And as a last example, what’s a 2-category $\mathcal{M}$ with one object? Well, we have our object $\mathbf{*}$, and a category $\hom_\mathcal{M}(\mathbf{*},\mathbf{*})$. Any two 1-morphisms (the objects of this category) can be composed with each other by $\circ$, and there’s an identity 1-morphism. Now let’s just shift our language and say “object” instead of “1-morphism”, “morphism” instead of “2-morphism”, $\otimes$ instead of $\circ$, and $\circ$ instead of $\cdot$. What we’re left with is exactly the definition of a strict monoidal category! That is: just as a category with one object is a monoid, so a 2-category with one object is a monoidal category!

There are a lot of 2-categories out there, and we’ll be mentioning many more as the time goes on.

August 16, 2007 - Posted by | Category theory

## 12 Comments »

1. I’m curious as to where you’re heading on this blog. What sort of categorical questions are you really interested in? I mean besides the obvious: weak n-cat definitions etc. Comment by Kea | August 16, 2007 | Reply

2. I don’t really have a fixed goal, but once I’ve done a bunch about enriched categories in general it’s on to abelian categories and homological algebra. Comment by John Armstrong | August 16, 2007 | Reply

3. […] Enriched Categories So we know that — the collection of all categories — forms a 2-category with functors as 1-morphisms and with natural transformations as 2-morphisms. It shouldn’t […]

Pingback by The 2-category of Enriched Categories « The Unapologetic Mathematician | August 17, 2007 | Reply

4. […] Of course along with 2-categories, we must have 2-functors to map from one to […]

Pingback by 2-functors « The Unapologetic Mathematician | August 18, 2007 | Reply

5. […] we were talking about enriched categories we mentioned the case of 2-categories, where between each pair of objects we have a hom-category and so on. We also mentioned that if a […]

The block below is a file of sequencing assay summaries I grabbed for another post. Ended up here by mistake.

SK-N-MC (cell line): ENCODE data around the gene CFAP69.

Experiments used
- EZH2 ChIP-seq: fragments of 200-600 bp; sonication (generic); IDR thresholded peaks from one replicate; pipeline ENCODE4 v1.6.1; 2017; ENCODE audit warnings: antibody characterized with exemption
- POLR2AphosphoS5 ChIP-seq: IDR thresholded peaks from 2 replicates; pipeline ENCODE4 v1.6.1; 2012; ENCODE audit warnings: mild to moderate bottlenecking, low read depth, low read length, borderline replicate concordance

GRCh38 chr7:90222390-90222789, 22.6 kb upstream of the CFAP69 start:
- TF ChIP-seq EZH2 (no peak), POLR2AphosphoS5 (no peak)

Pingback by Weak 2-Categories « The Unapologetic Mathematician | October 4, 2007 | Reply

6. Quite a nice exposition – I’d made several attempts on the one in Barr & Wells (1999:136-143) without really getting it, but this helped a lot. But I can’t find it said here that the “composition” functor is associative (tho this is implied in the later post on weak 2-categories). Well but maybe loading in too many finicky details at the start contributes to people not getting the idea.

When I felt I understood this stuff better, it also seemed to me that the really basic idea was that natural transformations (as long as set-theoretical sizes can be kept under control) serve as category arrows in two directions at once. The rest feels like details needed to get some sensible behavior. Comment by MathOutsider | October 21, 2007 | Reply

7. MO: Well, yes. Natural transformations do compose in two directions. In fact, I even said so explicitly.. somewhere back in the archives. Comment by John Armstrong | October 21, 2007 | Reply

8. Oops, found the sentence “the composition functor $\circ$ is associative. Maybe just put `associative’ in front of “composition” in the first sentence of the paragraph? Comment by MathOutsider | October 21, 2007 | Reply

9. Re 7, yes I’m sure you did say it, the point was not supposed to be about bare content but about emphasis. Comment by MathOutsider | October 21, 2007 | Reply

10. […] with only one object. So we should really be thinking about the category of algebras as a full sub-2-category of the 2-category of categories enriched over […]

Pingback by The Category of Representations of a Hopf Algebra « The Unapologetic Mathematician | November 18, 2008 | Reply

11. […] thing because it could get too complicated. But since when would I, of all people, shy away from 2-categories? In case it wasn’t obvious then, it’s because we’re actually going to extend in […]

Pingback by Homotopies as 2-Morphisms « The Unapologetic Mathematician | November 30, 2011 | Reply

12. […] we’ve seen that differentiable manifolds, smooth maps, and homotopies form a 2-category, but it’s not the only 2-category around. The algebra of differential forms — together […]

Pingback by The Poincaré Lemma (setup) « The Unapologetic Mathematician | December 2, 2011 | Reply